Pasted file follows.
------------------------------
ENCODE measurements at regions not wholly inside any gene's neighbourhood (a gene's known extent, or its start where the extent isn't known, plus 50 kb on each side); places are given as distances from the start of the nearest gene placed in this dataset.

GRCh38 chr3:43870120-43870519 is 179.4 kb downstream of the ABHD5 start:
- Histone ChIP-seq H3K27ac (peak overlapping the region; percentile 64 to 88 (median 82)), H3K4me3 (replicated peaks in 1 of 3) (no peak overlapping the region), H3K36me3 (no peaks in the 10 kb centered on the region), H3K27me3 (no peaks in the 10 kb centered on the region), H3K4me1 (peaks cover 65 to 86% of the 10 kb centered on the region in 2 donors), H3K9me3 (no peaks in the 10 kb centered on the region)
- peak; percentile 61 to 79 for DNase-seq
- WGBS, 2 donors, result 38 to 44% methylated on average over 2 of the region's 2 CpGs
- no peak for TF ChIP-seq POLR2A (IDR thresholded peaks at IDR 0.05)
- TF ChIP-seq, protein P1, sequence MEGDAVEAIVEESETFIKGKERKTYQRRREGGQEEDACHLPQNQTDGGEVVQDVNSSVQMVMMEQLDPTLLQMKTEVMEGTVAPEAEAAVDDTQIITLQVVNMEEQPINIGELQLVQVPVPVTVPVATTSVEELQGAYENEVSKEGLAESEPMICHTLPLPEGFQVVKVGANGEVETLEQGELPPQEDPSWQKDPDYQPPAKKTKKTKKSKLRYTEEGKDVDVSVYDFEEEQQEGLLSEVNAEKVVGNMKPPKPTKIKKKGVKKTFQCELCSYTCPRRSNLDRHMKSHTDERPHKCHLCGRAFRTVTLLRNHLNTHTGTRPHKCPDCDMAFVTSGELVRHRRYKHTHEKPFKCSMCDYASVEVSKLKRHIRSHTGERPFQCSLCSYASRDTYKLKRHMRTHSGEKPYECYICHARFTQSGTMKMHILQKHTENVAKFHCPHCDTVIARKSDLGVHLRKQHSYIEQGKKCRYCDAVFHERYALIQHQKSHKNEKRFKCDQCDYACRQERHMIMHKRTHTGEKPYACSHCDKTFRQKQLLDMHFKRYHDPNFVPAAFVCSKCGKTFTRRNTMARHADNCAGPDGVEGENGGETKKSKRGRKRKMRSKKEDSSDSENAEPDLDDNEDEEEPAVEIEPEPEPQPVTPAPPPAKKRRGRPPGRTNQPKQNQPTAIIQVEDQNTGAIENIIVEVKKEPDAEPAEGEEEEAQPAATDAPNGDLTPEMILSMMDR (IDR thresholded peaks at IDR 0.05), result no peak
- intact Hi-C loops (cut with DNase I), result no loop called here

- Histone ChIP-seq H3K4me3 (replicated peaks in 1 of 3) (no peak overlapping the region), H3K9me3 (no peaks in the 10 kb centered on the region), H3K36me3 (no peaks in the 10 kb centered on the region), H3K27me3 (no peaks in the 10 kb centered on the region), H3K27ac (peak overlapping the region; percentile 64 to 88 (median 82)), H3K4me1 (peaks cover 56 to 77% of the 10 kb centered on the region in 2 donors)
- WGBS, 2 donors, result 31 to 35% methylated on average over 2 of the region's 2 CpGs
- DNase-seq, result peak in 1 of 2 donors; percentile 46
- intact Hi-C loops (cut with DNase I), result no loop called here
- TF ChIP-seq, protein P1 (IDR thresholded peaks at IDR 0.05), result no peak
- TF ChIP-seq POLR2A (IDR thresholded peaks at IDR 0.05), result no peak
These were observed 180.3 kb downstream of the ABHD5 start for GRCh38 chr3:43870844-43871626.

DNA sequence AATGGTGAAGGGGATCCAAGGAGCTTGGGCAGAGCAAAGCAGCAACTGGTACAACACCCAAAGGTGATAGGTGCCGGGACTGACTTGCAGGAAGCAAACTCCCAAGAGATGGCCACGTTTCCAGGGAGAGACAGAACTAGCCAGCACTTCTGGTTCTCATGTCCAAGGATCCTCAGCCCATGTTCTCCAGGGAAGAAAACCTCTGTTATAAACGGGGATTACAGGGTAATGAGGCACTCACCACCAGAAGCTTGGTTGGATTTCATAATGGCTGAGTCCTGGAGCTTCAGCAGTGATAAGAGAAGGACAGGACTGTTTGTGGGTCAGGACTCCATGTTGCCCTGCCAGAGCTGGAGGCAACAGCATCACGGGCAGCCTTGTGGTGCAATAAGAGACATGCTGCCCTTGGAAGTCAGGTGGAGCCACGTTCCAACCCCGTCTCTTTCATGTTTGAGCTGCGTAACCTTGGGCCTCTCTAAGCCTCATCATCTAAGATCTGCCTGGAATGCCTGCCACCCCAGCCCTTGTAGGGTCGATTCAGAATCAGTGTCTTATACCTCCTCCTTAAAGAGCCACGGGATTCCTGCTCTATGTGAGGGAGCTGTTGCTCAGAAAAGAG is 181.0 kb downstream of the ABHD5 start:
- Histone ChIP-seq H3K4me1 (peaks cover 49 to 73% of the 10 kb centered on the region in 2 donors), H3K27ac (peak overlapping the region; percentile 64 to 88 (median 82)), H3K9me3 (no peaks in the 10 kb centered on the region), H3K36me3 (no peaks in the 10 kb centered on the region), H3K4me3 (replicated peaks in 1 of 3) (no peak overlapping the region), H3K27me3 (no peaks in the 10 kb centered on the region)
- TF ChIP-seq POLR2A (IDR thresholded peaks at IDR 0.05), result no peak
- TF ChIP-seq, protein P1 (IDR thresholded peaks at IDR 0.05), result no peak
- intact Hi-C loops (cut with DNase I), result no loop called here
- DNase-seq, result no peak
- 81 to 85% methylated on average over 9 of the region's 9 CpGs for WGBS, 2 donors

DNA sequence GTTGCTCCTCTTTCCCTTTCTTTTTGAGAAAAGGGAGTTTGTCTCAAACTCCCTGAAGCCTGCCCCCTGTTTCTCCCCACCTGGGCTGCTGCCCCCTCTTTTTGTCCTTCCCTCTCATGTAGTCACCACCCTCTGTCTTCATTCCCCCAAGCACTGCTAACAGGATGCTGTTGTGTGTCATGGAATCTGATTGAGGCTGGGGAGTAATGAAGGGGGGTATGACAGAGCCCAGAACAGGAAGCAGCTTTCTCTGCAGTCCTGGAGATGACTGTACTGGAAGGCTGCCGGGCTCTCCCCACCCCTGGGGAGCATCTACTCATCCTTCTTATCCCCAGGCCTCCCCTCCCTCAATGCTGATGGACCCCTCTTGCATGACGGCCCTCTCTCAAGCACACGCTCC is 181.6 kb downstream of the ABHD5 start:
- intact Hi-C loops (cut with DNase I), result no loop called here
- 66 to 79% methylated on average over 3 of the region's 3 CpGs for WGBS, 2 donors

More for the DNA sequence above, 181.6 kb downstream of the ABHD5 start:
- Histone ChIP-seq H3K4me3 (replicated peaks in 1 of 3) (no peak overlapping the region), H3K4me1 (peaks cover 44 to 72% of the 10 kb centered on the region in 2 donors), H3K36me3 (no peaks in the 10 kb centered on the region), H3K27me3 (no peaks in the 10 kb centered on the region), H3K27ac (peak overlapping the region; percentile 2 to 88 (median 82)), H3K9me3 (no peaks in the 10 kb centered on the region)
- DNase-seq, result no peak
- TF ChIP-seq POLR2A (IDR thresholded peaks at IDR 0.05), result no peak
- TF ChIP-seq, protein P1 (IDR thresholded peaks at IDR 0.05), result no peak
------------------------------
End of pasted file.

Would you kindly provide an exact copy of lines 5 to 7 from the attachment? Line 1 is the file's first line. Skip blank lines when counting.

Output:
- WGBS, 2 donors, result 38 to 44% methylated on average over 2 of the region's 2 CpGs
- no peak for TF ChIP-seq POLR2A (IDR thresholded peaks at IDR 0.05)
- TF ChIP-seq, protein P1, sequence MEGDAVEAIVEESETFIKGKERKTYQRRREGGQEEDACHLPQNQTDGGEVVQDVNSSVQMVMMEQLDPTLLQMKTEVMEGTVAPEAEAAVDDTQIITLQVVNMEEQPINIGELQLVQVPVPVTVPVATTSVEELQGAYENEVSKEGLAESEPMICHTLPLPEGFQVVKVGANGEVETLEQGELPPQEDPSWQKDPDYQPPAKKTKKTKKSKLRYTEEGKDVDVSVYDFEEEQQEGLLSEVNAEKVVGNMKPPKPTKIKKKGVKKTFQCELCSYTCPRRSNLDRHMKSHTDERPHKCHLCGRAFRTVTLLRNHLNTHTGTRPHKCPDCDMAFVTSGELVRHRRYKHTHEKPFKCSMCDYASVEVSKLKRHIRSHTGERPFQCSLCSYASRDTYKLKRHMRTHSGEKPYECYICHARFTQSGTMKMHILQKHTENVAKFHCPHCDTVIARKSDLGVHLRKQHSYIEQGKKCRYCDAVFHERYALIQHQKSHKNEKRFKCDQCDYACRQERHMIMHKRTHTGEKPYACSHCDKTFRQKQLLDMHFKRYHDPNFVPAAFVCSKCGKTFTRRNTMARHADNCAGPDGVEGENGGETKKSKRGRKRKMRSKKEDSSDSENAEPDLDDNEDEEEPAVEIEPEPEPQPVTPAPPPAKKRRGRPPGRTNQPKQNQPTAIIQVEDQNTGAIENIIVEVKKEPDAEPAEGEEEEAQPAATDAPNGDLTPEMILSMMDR (IDR thresholded peaks at IDR 0.05), result no peak